Emerging tag clouds:
Attribute values or its constituents can be rendered as weighted list. Here the occurrence counts (or other attribute values, e.g. citation counts) get represented by font size or shades of gray (or a combination thereof). Thus, more frequent terms get represented larger or in a darker/deeper colour.
Such tag clouds are great means to start browsing a collection, as each attribute value or constituent links to appropriate overview pages. No user effort in creating them.
Categorizing along multiple taxonomies:
Content instances in Caravela may be categorized along multiple taxonomies. Offering multiple hierarchies instead of merely one, each taxonomy may be more clearly defined and thus smaller in size, i.e. more easily to understand and maintain.
One approach for semi-automatic categorization is achieved by deriving taxonomy correspondences from given attribute values or parts thereof as specified via a regular expression pattern. Existing attribute values can be used to create a new taxonomy from scratch, establishing according correspondences to the content instances. This is useful when there are many terms in attributes that are to form a category and/or no other sources available. From a flat taxonomy of single years e.g., we can derive a first level of more general terms by constructing the decades. Another level on top of that would be presented by the according centuries. These functionalities can be extended in Caravela by providing scripts that contain functions to return a more general term to a given term.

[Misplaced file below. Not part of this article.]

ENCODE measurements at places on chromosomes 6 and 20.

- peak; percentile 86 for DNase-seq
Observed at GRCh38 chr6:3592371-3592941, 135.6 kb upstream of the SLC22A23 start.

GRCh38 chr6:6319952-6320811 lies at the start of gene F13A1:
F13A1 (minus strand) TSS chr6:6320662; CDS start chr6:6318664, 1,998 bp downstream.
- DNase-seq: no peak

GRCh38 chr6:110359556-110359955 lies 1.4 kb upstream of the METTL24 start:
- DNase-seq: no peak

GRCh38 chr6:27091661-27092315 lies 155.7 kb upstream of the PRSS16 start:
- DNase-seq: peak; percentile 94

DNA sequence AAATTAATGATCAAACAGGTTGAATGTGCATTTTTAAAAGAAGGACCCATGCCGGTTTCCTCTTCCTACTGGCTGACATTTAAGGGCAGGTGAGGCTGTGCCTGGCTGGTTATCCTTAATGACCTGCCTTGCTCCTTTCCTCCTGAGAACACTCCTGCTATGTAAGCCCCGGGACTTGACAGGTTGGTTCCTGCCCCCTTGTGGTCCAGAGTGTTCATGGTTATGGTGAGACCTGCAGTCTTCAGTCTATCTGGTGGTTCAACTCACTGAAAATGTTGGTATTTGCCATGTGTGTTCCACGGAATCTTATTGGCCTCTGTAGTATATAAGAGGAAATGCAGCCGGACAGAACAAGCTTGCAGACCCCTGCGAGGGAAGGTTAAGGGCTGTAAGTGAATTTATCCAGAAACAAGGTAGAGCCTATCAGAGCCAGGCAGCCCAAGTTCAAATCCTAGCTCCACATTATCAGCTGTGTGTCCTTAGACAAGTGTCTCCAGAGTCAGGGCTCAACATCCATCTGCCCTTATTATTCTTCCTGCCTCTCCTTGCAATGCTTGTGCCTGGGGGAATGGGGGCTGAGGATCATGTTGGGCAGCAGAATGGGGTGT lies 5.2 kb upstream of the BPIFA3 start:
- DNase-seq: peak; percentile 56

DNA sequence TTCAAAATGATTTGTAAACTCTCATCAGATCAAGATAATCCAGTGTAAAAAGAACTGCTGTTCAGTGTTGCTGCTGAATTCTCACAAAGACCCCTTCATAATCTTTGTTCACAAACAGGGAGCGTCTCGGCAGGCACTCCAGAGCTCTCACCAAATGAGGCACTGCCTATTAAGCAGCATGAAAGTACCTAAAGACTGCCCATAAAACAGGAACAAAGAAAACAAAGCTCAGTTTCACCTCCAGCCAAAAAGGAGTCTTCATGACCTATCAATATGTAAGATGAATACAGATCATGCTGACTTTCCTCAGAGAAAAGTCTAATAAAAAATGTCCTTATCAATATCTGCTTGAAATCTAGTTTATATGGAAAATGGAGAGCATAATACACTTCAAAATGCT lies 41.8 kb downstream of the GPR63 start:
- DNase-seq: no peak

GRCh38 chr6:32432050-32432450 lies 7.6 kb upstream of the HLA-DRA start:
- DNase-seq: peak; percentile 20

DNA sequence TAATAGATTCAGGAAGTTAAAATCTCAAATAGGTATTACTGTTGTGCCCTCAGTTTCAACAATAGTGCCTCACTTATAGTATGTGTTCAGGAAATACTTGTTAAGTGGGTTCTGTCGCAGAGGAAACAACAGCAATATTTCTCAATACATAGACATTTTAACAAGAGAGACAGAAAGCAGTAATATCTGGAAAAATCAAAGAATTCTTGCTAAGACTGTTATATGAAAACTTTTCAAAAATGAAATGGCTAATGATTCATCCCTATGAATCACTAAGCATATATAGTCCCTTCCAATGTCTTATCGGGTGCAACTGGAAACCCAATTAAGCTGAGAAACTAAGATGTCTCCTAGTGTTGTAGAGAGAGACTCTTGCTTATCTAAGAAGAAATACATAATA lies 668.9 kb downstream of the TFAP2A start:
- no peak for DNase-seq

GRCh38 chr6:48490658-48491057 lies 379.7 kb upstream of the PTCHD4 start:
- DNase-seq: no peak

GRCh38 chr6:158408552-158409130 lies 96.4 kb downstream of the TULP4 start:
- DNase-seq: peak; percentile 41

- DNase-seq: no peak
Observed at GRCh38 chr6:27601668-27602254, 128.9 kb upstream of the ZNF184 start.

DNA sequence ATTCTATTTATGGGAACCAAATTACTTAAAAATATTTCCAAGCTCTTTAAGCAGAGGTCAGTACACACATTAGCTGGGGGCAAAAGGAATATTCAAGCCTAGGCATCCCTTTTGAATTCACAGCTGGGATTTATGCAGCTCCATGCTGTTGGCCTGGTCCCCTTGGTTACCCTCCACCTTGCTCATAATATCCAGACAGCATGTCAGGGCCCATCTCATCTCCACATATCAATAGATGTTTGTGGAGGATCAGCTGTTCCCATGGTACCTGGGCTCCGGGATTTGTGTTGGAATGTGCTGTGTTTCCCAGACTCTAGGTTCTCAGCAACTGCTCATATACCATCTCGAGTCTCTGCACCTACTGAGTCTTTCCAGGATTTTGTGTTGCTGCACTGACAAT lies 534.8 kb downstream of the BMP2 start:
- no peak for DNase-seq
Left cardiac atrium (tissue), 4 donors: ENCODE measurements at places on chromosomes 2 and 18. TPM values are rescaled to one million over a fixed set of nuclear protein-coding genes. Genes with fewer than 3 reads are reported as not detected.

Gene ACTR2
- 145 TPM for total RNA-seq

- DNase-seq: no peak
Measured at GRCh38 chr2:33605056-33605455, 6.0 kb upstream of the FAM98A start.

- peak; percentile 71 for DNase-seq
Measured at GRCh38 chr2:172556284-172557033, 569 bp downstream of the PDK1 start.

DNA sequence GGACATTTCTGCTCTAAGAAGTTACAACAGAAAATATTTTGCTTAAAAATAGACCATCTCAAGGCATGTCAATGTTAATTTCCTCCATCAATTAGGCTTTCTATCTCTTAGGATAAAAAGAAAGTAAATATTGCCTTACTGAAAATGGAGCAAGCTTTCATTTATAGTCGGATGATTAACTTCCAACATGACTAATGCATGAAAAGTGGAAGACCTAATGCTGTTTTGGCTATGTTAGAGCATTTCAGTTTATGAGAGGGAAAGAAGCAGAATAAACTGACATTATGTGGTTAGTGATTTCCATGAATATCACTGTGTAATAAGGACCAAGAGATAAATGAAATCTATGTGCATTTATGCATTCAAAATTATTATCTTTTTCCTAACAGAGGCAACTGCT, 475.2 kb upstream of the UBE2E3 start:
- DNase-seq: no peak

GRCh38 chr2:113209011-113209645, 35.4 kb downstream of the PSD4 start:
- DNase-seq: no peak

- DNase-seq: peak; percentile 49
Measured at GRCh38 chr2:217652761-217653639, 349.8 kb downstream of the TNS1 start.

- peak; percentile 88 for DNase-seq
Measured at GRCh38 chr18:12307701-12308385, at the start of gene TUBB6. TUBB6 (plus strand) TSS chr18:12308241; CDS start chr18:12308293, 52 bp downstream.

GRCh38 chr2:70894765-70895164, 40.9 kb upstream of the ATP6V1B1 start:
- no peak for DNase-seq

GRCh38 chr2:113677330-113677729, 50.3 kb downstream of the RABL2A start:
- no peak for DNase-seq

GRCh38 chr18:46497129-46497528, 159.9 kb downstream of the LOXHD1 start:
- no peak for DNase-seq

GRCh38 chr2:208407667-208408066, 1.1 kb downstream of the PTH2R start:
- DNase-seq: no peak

To ease manual categorization and thus maintain high quality of categorization a drag’n’drop interface is was developed.
- Create from web includes operators e.g. for Wikipedia, ISBNdb, Google Scholar
- Citation counts periodically update via google scholar)
- Scholarly utilties to retrieve pdf and abstracts via google search and from acm.org; normalizing concatenated author lists (variants to consistent Surname, Forname; Sur…); split/join authors from/to concatenated/multiple field
- Drag’n’drop categorization (outdated – anybody?)
- OAI2 for CCK (found new maintainer, thanks!)
A new operator for ‘Create from web’ to retrieve scholarly metadata by merely supplying a PDF file is going to be incorporated, see pdfmeat; supplying a URL works via GScholar service.
The CCK content type definition (cck: import) used for publications is attached below.
To offer better automatic categorization the existing document instances can be compared with the ones to be inserted. It could be argued, e.g., that publications by the same authors cover the same research area, thus the categorizer could suggest the same category item for newly added publications. Thus, upon entering title (and abstract) to new publications these bits of information can be used to calculate similarities to other existing publications to derive some category suggestions. In the movie domain, category suggestions could be derived e.g. upon same director or overlapping actors.